Pardon the pun, but there was a time when the catchphrase for let’s-go-have-a-drink was “golf” (gulp). These days there are nightclubs that have facilities for “beer pong,” a game in which two teams compete by throwing a ping pong ball into the opponents’ cup of beer.
Once a “shooter” successfully lands the ball into the opponents’ cup, the opponents drink the beer; the team that eliminates its opponents’ cups is declared winner.
We haven’t played beer pong, but it’s nice to watch it at The Deck—a new club at the second level of the G-Strip in Greenhills Shopping Center. The night we visited, a group of guys and girls was in the middle of the game, laughing out loud each time the ping pong ball missed a cup, and shouting like somebody won the lotto when a shot was made.
Canned music at The Deck that night was mostly contemporary dance and R&B hits.
San Miguel Pale Pilsen comes relatively cheap at P60.
The Deck, 2/L, G-Strip, Greenhills Shopping Center, San Juan City
‘Original crispy pata’
Back in the day while growing up in Malabon, we looked forward to devouring crispy pata on Sunday nights when dad would order the pork dish at Judy Ann—the restaurant whose specialty was crispy pata.
But dad would always remind us that the “original” crispy pata was born in Barrio Fiesta in nearby Caloocan. That was in the 1950s, and from there it expanded into a chain and gave birth to other Filipino food-theme restos such as Singing Cooks and Waiters—all operated by Rod Ongpauco.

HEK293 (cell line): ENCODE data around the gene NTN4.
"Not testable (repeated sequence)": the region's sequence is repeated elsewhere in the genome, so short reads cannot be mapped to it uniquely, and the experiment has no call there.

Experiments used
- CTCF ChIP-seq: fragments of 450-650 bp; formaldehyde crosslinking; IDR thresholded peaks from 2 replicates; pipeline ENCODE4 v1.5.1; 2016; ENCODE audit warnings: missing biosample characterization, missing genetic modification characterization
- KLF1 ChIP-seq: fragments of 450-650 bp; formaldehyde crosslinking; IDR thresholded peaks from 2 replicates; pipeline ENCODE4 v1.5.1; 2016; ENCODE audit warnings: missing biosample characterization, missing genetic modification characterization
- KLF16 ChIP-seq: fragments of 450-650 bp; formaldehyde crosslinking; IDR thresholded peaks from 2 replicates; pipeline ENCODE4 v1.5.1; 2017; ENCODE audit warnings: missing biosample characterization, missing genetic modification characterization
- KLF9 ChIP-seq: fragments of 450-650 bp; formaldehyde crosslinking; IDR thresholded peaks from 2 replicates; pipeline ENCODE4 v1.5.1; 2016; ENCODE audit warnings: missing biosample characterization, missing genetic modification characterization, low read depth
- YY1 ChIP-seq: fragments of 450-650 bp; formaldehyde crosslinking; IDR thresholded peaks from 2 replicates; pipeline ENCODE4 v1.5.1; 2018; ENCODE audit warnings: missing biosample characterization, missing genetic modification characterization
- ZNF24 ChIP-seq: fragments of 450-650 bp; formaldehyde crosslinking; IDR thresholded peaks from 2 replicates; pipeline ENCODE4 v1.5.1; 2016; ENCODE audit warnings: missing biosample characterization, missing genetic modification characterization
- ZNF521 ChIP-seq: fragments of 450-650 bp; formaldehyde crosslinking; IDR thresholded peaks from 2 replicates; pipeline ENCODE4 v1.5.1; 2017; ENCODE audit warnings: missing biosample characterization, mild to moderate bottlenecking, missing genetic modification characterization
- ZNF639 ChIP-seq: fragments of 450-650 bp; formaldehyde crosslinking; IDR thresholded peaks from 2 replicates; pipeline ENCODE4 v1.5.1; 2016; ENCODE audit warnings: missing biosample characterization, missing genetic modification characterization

One late night a few weeks ago we stopped by Pamana, a dining place in Quezon City owned by Rod’s daughter Happy Ongpauco-Tiu. It was closing time so we could order only beer, but Happy was there to tell us that her dad had given his blessing for her to take over some Barrio Fiesta branches and turn them into Pamana.
Happy is taking seriously the concept of pamana or legacy— which, in her restaurant’s case, means inheriting and continuing some of the best in Barrio Fiesta’s menu including crispy pata.
And so we tried it one early evening last week, specifying the “original” variant (garlicky and spicy are the other two). The skin was crispy enough, the meat tender, and the taste of deep-fried pork so savory that we just had to order rice to complete the meal.
Pamana also serves an addicting dish called crispy black ink squid which looked and tasted like tapa.
But Pamana closes at 10 p.m., which makes it hard for us to rush over after late-night work.
Pamana, Mother Ignacia Avenue (across ABS-CBN) near Sgt. Esguerra, Quezon City
Korean fried chicken
That’s the same case with the Korean fried chicken restaurant KyoChon, whose latest branch opened at the Theater Mall in Greenhills Shopping Center beside Music Museum. It was 9:55 p.m., five minutes to closing time, when we got there for a late meal of green salad and the specialty, fried chicken (wings), with draft beer.
There was something different about the way KyoChon’s chicken was prepared and cooked— perhaps it’s the marinade or the oil (canola). In any case it was almost like Southern fried chicken and went well with the draft beer.
So, we wish KyoChon can extend its operating hours, especially since there are gigs at Music Museum and Teatrino, and people would appreciate just walking over for maybe a nightcap.
KyoChon, by the way, is endorsed by Korean celebrity Lee Min Ho, who was here recently to open the Greenhills branch.
KyoChon, G/F, Theatre Mall, Greenhills Shopping Center, San Juan City